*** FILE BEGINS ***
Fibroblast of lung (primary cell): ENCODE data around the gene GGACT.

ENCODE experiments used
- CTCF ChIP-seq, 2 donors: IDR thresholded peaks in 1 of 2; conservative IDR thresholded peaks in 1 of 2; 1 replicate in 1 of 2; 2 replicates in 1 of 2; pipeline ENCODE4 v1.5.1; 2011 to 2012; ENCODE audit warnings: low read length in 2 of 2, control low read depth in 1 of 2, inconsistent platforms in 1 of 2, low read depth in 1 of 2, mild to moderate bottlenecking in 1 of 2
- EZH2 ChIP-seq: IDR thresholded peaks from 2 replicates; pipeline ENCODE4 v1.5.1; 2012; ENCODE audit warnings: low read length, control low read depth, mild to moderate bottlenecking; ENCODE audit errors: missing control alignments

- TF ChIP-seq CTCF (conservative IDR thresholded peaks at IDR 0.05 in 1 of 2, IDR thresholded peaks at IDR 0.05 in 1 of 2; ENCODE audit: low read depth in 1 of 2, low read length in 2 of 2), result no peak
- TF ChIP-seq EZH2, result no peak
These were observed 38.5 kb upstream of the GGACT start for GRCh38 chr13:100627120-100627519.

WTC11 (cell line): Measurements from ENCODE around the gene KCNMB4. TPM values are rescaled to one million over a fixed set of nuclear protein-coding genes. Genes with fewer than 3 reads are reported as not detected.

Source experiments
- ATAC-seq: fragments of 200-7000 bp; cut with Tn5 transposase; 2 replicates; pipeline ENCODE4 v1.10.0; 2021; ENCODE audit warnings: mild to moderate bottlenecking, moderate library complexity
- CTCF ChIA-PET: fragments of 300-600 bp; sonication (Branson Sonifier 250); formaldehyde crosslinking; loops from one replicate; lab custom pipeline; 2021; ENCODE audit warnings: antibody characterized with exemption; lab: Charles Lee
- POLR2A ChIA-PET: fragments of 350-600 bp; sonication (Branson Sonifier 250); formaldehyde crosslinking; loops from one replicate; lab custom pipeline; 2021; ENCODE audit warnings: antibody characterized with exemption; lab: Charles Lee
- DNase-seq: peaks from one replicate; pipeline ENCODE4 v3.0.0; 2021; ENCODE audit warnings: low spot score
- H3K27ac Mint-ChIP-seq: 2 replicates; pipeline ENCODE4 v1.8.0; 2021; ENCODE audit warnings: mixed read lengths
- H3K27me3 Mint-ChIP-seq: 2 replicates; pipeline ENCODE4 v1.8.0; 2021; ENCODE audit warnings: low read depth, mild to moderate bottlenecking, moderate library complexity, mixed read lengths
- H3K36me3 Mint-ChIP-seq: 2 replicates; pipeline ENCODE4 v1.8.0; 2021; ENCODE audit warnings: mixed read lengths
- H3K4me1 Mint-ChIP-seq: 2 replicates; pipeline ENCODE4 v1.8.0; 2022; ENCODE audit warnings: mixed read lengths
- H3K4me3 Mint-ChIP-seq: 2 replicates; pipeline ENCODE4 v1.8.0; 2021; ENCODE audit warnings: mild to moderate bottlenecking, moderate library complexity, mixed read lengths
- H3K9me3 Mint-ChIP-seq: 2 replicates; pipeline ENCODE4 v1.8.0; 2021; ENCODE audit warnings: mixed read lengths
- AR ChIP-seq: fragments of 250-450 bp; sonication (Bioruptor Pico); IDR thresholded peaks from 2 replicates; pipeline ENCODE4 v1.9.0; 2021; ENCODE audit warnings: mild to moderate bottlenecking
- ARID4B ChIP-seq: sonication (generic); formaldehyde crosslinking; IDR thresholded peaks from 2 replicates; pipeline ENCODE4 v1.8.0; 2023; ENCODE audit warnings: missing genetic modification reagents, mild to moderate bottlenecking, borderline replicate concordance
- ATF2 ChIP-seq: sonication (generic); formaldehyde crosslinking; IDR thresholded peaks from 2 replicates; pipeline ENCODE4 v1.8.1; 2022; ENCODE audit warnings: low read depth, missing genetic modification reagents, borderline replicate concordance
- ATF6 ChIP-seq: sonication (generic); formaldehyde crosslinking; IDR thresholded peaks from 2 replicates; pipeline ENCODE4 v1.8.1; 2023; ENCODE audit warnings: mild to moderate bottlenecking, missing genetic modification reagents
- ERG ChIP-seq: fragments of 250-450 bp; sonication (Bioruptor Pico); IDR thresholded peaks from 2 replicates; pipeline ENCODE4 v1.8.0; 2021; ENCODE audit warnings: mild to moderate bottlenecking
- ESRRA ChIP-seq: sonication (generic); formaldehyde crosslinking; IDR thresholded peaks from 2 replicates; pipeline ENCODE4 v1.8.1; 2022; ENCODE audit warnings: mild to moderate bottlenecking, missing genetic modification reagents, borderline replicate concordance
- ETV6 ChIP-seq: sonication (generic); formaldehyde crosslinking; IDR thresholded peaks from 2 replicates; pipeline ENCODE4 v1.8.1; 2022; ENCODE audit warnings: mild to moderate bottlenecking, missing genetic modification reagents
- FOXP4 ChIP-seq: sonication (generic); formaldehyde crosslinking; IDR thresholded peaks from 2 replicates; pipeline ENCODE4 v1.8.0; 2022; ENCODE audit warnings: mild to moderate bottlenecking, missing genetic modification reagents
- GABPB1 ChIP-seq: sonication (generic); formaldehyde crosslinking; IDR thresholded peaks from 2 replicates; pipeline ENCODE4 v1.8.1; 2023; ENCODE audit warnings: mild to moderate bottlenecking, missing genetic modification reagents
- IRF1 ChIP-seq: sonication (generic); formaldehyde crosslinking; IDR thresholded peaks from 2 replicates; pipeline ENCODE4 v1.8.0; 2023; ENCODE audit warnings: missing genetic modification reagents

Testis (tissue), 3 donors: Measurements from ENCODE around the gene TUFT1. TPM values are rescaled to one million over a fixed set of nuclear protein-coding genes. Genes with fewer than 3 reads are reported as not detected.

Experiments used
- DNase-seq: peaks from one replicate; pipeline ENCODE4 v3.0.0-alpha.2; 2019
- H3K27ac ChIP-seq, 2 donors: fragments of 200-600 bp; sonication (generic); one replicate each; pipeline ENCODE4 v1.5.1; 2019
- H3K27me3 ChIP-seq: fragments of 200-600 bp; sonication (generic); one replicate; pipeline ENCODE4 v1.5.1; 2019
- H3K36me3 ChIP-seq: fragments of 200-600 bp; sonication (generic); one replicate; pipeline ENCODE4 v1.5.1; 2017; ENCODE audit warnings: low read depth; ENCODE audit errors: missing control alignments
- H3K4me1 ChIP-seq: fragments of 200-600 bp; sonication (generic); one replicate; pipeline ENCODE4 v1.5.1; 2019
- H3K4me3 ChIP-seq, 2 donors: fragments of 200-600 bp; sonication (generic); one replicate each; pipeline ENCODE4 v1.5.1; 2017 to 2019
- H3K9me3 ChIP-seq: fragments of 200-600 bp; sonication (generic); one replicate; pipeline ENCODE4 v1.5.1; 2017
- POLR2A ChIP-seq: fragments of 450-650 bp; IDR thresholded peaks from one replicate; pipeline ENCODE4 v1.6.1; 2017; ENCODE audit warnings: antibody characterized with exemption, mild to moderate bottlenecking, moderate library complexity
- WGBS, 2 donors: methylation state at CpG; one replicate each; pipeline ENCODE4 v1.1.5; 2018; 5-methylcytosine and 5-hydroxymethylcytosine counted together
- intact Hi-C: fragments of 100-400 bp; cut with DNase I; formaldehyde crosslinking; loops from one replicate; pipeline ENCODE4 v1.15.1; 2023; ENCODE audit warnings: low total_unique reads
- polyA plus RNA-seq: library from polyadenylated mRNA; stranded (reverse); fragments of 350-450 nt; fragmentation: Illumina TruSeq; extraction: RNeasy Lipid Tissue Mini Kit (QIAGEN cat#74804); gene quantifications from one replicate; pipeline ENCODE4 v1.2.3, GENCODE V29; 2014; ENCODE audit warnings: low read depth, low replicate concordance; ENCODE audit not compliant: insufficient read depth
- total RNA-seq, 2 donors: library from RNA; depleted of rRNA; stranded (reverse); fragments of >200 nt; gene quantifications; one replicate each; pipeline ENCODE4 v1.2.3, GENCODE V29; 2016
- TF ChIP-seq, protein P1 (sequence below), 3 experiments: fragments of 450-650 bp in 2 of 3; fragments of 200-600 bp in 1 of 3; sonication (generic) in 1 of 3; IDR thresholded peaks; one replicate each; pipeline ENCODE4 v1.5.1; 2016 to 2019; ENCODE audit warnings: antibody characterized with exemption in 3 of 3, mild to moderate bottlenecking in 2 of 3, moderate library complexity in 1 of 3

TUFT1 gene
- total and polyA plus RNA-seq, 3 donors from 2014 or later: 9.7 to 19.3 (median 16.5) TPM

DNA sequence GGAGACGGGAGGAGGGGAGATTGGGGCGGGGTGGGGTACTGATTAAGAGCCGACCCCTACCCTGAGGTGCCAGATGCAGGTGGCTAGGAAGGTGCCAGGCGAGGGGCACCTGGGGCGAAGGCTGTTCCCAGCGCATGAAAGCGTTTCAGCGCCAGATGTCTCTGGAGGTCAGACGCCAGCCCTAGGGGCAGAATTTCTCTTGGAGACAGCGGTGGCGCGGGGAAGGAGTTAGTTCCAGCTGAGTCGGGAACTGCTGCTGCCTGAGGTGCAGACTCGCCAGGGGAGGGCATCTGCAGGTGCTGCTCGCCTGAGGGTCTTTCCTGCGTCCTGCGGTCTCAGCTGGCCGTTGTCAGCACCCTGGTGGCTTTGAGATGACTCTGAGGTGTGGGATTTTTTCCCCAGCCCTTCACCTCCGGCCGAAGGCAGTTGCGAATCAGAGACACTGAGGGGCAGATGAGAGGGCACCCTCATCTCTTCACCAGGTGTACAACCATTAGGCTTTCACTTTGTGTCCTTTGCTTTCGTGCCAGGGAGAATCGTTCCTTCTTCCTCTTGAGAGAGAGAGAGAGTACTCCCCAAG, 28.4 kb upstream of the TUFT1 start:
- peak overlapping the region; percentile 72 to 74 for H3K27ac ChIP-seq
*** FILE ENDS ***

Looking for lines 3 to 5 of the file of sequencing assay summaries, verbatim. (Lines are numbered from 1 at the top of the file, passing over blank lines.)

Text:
- CTCF ChIP-seq, 2 donors: IDR thresholded peaks in 1 of 2; conservative IDR thresholded peaks in 1 of 2; 1 replicate in 1 of 2; 2 replicates in 1 of 2; pipeline ENCODE4 v1.5.1; 2011 to 2012; ENCODE audit warnings: low read length in 2 of 2, control low read depth in 1 of 2, inconsistent platforms in 1 of 2, low read depth in 1 of 2, mild to moderate bottlenecking in 1 of 2
- EZH2 ChIP-seq: IDR thresholded peaks from 2 replicates; pipeline ENCODE4 v1.5.1; 2012; ENCODE audit warnings: low read length, control low read depth, mild to moderate bottlenecking; ENCODE audit errors: missing control alignments

- TF ChIP-seq CTCF (conservative IDR thresholded peaks at IDR 0.05 in 1 of 2, IDR thresholded peaks at IDR 0.05 in 1 of 2; ENCODE audit: low read depth in 1 of 2, low read length in 2 of 2), result no peak